As summer begins we know we will be returning in the autumn to what will be the greatest peacetime decision our country has faced in any of our lifetimes. The public cannot be excluded from this decision. It is simply too big to ignore or to leave to politicians permanently at odds with one another.
Why is Brexit so important? Because we are not a national economy, self-sufficient or self-reliant, but a European one with major global links – a lot of which are underpinned by trade agreements that the EU itself has negotiated and operates on our behalf. This means that, without an agreement to replace our current EU membership, 60 per cent of our trade would immediately be adversely affected and millions of jobs and livelihoods put at stake.
We can understand it in this way: the EU is not just a huge free trading area – with tariff and non-tariff barriers largely removed to give equal privileges and access to all its members – it is also a giant factory floor. Manufacturing plants in Britain – Airbus, Jaguar Land Rover, Honda, Nissan and Toyota to name just a few – are closely linked to plants in other European countries by means of sophisticated supply chains and seamlessly connected, just-in-time production, with no barriers standing between them.
We cannot afford any disruption. This is why workers across the country are now becoming increasingly worried about what Brexit means for their jobs. If Britain becomes walled off from this single factory floor as a result of Brexit, manufacturing businesses will have no option, over time, but to scale down or shift production to Europe. The impact on the vast number of small and medium sized enterprises supplying them would be devastating.
At long last, Theresa May appears to understand this reality and the need to prioritise market access and continuity of production over parliamentary sovereignty. But even now she cannot quite bring herself to say so and instead of coming straight out and justifying her position, she pretends that there is still no trade-off between these things.
This is because she remains beleaguered in her own party and in parliament. She is opposed by the clean break Brextremists – Jacob Rees-Mogg and his wing of Tory MPs – who ignore geography, refuse to understand how a modern international economy works and imagine that what we lose in Europe we can easily pick up from the likes of India and China. I used to negotiate trade deals: these far away, fast growing countries, which need us less than those close by, are not going to do us favours. The same goes for Trump’s America.
This is why we need parliament to agree a People’s Vote on the Brexit deal: without it we have no way to counter the Brextremists who, if they have their way, will sacrifice trade and jobs in favour of the illusion of independence which will in fact leave us powerless to defend our interests.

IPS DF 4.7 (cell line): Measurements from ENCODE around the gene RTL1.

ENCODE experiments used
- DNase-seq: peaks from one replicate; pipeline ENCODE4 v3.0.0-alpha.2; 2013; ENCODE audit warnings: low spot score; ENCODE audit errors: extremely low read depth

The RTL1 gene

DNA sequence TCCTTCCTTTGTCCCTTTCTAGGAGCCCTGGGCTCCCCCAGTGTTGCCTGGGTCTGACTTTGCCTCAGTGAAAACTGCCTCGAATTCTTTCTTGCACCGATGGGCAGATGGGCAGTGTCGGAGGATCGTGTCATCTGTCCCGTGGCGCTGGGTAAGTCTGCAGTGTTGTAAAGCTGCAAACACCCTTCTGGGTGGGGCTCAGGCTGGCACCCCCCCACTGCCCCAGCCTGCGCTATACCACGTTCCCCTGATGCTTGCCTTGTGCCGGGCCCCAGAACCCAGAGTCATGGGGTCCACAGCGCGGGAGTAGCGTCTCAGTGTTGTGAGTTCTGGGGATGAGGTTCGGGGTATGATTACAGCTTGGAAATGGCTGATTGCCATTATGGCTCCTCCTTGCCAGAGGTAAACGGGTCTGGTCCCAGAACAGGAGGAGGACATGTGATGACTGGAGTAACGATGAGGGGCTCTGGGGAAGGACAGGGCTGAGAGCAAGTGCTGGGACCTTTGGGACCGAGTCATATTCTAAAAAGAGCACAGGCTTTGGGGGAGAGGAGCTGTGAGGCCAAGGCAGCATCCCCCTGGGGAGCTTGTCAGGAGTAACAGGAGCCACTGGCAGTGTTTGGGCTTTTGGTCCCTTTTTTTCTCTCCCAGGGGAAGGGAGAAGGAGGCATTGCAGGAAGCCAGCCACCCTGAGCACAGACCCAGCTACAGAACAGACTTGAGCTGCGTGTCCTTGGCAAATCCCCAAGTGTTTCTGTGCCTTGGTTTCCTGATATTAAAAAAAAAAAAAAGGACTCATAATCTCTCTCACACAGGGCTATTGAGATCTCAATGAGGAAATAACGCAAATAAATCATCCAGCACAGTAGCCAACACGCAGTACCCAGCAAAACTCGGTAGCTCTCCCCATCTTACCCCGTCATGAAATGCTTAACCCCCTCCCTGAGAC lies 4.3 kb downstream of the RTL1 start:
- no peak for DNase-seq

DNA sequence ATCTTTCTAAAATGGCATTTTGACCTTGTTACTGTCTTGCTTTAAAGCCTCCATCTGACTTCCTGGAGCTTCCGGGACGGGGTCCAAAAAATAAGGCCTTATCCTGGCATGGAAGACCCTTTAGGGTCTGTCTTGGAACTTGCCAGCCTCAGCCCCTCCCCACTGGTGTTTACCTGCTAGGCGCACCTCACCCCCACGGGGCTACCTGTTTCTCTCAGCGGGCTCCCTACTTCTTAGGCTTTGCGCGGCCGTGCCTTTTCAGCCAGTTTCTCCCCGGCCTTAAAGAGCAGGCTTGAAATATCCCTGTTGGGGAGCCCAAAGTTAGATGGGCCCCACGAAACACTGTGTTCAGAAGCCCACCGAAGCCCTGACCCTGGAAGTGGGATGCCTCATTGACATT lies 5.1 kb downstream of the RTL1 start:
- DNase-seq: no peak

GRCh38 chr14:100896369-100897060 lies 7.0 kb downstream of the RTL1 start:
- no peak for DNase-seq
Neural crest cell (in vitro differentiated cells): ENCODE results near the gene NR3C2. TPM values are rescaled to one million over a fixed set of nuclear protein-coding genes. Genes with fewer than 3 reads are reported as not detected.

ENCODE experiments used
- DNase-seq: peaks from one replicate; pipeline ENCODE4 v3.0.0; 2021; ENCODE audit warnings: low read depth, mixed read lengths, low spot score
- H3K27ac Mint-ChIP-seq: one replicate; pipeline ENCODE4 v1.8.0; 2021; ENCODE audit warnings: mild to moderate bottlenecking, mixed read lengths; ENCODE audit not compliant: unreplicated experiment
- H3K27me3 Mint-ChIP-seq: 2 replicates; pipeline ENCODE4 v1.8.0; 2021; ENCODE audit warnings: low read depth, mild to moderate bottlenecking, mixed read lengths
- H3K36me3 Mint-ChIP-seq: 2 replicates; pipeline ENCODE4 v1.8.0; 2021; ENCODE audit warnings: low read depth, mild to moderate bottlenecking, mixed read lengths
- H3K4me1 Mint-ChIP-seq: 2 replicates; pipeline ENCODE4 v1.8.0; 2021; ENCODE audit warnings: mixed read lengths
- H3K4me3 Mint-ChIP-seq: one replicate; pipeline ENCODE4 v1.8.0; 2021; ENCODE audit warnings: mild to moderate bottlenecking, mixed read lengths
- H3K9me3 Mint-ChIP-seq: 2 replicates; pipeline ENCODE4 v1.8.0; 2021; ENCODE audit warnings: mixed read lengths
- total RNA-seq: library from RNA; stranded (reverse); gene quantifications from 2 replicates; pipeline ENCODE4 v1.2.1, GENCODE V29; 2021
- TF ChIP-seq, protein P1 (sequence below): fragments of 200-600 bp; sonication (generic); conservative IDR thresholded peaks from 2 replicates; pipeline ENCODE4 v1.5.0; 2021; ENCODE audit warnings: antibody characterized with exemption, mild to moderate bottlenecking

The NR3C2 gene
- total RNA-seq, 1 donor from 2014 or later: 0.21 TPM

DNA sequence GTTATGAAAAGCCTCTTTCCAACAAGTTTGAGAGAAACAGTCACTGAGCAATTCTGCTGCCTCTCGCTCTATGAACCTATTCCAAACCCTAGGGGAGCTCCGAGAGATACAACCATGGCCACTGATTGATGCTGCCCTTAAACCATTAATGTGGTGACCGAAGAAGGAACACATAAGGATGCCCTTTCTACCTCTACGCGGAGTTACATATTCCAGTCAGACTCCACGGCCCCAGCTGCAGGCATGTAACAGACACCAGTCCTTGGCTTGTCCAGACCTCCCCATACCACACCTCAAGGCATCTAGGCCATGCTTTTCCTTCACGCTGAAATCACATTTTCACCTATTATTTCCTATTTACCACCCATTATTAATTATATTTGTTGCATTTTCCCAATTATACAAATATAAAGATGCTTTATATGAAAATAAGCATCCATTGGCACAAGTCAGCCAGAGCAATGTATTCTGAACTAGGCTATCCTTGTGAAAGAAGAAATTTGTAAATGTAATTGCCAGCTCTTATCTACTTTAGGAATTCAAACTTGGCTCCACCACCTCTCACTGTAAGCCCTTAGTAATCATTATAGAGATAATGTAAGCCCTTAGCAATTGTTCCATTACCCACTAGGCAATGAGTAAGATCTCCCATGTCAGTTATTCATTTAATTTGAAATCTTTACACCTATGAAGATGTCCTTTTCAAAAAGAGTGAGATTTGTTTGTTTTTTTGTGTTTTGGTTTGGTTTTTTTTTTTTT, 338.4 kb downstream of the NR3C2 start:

Ms May is determined to present the final deal she is negotiating in the autumn, before we are due to leave next March. At this stage – and the timetable can be extended if necessary to allow a proper vote – the public can compare the terms of membership now and the new deal on offer. Without the sanction of a People’s Vote, and the opportunity for the public to refuse a deal that is not in the country’s interests, Ms May will not be empowered to stand up against the Brextremists’ blackmail and their bully-boy tactics, as we have seen time and again.
Of course, the Brextremists will call this undemocratic – that is what they call anything that doesn’t help them get their own way. But the referendum two years ago instructed the government to start a negotiation for EU exit. It didn’t give it the right to make a shambles of the whole process, to be taken hostage by the Brextremists and then dish up a completely unsatisfactory outcome and demand that the country accepts it, whatever the cost.
What is emerging is a million miles away from the complete British sovereignty plus exact same benefits in trade, in both goods and services, that people were promised originally.
Instead, because the Brextremists have tied Ms May’s hands, we are having to pay through the nose for the pursuit of a half in, half out deal, that only partially protects our trade in goods but not services (which account for over 80 per cent of our economy), gives the EU control of the rulebook without Britain having a say and threatens to re-impose a hard border in Ireland with all the implications for future peace. Oh, and continuation of free movement of people in some form, badged under a different name.
The backstop Ms May needs is the certainty of a People’s Vote by which the public can reject a bad outcome if they choose. The alternative is that we charge on, like the Light Brigade, regardless of the facts, regardless of the change in circumstances and regardless of the deal put in front of us.
The only way to give this whole process any sort of democratic legitimacy is to allow the public a Final Say, as The Independent is calling for. Some will argue this is divisive. But what is more divisive than taking us out of the EU on abject terms, destroying the futures of many young people, without the public agreeing, and having to live with the consequences for generations to come?
It’s time for the public to stand up against the Brextremists and demand a People’s Vote.
Lord Mandelson is a former trade and industry secretary and EU trade commissioner
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